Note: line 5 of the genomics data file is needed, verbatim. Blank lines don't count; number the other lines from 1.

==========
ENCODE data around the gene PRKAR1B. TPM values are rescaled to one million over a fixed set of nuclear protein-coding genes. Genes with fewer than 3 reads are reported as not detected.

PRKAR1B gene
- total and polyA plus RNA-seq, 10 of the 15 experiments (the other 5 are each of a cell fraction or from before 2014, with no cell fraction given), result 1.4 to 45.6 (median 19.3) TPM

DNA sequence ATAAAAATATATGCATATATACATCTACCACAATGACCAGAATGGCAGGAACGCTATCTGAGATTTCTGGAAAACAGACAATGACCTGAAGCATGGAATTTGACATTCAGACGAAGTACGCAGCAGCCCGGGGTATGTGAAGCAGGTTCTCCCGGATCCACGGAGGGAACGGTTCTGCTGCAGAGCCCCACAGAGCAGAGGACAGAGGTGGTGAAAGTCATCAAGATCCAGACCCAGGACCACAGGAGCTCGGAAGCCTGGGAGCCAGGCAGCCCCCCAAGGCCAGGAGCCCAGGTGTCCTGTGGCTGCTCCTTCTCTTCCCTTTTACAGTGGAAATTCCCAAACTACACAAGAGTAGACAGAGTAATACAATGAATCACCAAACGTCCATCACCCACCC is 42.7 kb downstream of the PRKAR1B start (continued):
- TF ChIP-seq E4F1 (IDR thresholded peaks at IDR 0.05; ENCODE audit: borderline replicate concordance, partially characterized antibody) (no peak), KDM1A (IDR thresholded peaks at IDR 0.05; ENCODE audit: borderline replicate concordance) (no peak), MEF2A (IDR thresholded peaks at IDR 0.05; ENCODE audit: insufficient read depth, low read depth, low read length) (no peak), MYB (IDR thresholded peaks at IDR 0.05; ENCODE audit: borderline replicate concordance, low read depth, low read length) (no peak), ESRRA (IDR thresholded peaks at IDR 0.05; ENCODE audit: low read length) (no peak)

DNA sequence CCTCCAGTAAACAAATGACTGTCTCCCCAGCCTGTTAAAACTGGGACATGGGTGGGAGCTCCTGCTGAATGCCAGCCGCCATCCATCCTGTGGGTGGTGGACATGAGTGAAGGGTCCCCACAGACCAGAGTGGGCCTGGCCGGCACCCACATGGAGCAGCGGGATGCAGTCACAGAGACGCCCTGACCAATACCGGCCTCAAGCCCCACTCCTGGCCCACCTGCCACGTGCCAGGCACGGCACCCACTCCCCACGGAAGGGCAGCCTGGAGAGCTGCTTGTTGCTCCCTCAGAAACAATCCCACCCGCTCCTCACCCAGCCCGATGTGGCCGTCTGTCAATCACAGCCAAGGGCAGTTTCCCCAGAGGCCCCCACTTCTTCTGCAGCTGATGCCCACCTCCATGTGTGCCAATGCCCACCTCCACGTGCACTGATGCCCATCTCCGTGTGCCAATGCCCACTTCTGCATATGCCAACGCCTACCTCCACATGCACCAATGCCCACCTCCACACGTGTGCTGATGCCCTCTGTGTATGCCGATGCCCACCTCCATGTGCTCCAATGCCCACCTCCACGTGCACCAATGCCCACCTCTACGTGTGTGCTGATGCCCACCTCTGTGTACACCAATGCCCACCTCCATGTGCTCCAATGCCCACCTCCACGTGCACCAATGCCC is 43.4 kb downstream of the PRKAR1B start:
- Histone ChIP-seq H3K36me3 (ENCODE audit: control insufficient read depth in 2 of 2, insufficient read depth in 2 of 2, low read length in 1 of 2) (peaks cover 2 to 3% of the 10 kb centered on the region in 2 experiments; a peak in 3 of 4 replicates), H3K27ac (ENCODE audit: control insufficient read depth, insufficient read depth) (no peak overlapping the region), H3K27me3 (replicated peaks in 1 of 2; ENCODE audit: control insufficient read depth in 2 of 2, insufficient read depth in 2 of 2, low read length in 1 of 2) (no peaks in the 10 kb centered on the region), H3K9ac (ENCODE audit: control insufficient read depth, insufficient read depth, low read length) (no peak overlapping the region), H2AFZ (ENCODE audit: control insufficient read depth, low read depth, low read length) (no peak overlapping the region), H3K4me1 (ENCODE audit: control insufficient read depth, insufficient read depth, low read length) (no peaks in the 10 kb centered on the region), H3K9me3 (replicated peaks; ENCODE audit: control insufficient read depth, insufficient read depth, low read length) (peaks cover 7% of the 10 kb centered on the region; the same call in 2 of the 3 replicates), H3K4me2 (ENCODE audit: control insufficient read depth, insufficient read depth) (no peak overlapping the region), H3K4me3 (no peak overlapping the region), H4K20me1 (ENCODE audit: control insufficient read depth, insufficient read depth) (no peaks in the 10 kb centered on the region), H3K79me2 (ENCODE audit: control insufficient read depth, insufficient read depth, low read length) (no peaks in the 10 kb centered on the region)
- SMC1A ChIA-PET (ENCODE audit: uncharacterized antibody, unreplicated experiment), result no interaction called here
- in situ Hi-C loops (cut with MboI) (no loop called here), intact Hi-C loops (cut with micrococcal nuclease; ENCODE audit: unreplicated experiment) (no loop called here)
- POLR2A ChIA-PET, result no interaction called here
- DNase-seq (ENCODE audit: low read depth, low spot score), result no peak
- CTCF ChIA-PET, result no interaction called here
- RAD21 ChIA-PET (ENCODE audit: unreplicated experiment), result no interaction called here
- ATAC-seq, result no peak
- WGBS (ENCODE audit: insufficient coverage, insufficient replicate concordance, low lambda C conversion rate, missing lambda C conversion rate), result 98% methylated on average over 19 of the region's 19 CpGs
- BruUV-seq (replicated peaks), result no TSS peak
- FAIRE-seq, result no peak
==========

- TF ChIP-seq E4F1 (IDR thresholded peaks at IDR 0.05; ENCODE audit: borderline replicate concordance, partially characterized antibody) (no peak), KDM1A (IDR thresholded peaks at IDR 0.05; ENCODE audit: borderline replicate concordance) (no peak), MEF2A (IDR thresholded peaks at IDR 0.05; ENCODE audit: insufficient read depth, low read depth, low read length) (no peak), MYB (IDR thresholded peaks at IDR 0.05; ENCODE audit: borderline replicate concordance, low read depth, low read length) (no peak), ESRRA (IDR thresholded peaks at IDR 0.05; ENCODE audit: low read length) (no peak)